Re: Egan dismisses Singularity, maybe

Date: Mon Apr 29 2002 - 07:44:46 MDT

evan noted:
<<In Clarke's _Profiles of the Future_, he cites 'failure of imagination',
'failure of nerve' as the two reasons why people so often underestimate the
future. I really have trouble ascribing failure of imagination to either of
these authors. I think the real trouble is that writers who consider
themselves 'hard sf' writers just don't deal with transhumanity or
singularities. Perhaps, in their attitude that's too close to mysticism
than to hard science.>>

Clarke has had to re-evaluate his estimation of technical progress,
downwards, more the revising upwards. Now will computer technology, form a
cascade effect, such as nuclear weaponry did from theories in 1905- to
detonation in 1945? Its quite possible, given the prodigiousness of computer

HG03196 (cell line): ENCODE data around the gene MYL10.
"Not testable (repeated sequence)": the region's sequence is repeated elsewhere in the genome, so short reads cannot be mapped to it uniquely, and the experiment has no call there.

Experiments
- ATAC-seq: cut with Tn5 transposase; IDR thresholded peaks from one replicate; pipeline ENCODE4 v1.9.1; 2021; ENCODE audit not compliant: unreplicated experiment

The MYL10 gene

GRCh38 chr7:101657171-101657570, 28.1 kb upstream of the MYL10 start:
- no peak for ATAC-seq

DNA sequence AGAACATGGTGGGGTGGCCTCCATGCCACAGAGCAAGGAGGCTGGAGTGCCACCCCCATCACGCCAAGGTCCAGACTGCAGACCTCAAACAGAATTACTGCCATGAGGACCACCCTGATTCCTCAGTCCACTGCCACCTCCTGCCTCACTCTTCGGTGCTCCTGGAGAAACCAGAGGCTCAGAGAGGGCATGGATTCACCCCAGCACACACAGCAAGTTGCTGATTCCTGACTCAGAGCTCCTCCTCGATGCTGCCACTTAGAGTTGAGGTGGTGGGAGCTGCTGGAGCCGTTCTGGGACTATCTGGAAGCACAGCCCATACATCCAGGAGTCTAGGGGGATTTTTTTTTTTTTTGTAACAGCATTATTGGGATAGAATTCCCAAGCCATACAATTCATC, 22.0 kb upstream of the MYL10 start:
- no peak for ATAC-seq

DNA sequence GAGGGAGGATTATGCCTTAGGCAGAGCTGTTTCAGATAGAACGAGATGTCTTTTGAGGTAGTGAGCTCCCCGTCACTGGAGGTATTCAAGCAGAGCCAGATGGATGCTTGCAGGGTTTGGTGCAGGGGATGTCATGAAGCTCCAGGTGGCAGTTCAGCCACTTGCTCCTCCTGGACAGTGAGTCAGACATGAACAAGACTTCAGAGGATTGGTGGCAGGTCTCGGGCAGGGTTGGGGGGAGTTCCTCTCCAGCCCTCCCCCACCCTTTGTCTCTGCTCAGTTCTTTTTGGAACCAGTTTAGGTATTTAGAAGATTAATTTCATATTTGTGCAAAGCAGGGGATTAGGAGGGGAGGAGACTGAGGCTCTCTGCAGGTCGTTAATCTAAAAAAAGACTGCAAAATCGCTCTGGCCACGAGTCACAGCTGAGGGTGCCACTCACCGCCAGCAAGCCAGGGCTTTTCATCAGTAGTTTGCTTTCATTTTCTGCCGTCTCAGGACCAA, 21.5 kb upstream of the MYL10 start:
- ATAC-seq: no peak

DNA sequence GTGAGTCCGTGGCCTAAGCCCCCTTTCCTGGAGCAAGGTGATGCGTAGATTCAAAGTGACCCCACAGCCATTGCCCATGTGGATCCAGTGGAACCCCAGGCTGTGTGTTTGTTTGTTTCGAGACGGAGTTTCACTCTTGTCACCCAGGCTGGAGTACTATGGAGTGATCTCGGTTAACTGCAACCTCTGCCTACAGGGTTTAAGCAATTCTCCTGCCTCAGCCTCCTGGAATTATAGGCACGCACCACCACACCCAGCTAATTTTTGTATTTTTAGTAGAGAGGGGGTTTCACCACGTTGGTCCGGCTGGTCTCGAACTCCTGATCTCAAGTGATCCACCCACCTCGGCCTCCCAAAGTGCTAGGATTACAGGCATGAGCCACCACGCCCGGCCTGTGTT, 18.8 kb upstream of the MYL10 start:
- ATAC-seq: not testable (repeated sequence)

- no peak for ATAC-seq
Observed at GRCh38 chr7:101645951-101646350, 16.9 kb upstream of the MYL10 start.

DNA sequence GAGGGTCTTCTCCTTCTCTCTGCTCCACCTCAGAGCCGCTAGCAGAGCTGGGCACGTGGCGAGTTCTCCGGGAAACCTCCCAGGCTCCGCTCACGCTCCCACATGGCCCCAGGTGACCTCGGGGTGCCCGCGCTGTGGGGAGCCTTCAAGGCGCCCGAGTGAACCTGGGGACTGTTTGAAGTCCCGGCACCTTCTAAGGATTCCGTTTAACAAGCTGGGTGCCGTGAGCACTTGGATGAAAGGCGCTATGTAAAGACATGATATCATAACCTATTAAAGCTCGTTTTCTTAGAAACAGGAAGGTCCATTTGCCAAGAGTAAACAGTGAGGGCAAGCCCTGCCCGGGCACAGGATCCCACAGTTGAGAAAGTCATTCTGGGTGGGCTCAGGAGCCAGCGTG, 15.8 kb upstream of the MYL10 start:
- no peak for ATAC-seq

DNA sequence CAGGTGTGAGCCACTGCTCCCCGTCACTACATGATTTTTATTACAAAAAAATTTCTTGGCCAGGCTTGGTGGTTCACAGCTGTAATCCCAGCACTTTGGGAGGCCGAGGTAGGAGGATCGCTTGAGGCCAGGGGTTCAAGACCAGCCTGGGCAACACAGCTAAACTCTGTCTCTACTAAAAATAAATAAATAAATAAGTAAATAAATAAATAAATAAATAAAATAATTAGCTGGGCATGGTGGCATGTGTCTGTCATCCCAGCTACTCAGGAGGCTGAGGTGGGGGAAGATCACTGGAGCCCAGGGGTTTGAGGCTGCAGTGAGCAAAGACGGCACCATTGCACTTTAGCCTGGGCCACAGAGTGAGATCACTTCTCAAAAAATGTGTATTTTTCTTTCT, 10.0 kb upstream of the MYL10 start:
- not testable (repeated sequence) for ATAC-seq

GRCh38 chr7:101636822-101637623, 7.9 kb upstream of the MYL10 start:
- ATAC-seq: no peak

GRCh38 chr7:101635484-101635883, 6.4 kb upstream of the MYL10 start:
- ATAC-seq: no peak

technology. Will that cascade effect really be a singularity? Given the
example of nuclear power, it made highly effective weapons, but as power
sources, it seems less adaptable to human needs, in the mixmaster society we
all must live in. Also the economics are a bit expensive.

Rocketry seems to be a similar example, where it experienced a mighty
growth-spurt, only to appear to have plateau-ed for quite a while. Again,
will computer technology also reach a plateau before singularity? My opinion
is that modern tech will certainly continue to produce amazing inventions,
however, typically, we are on a road that has more stop signs, then
superhighways. My opinion only.

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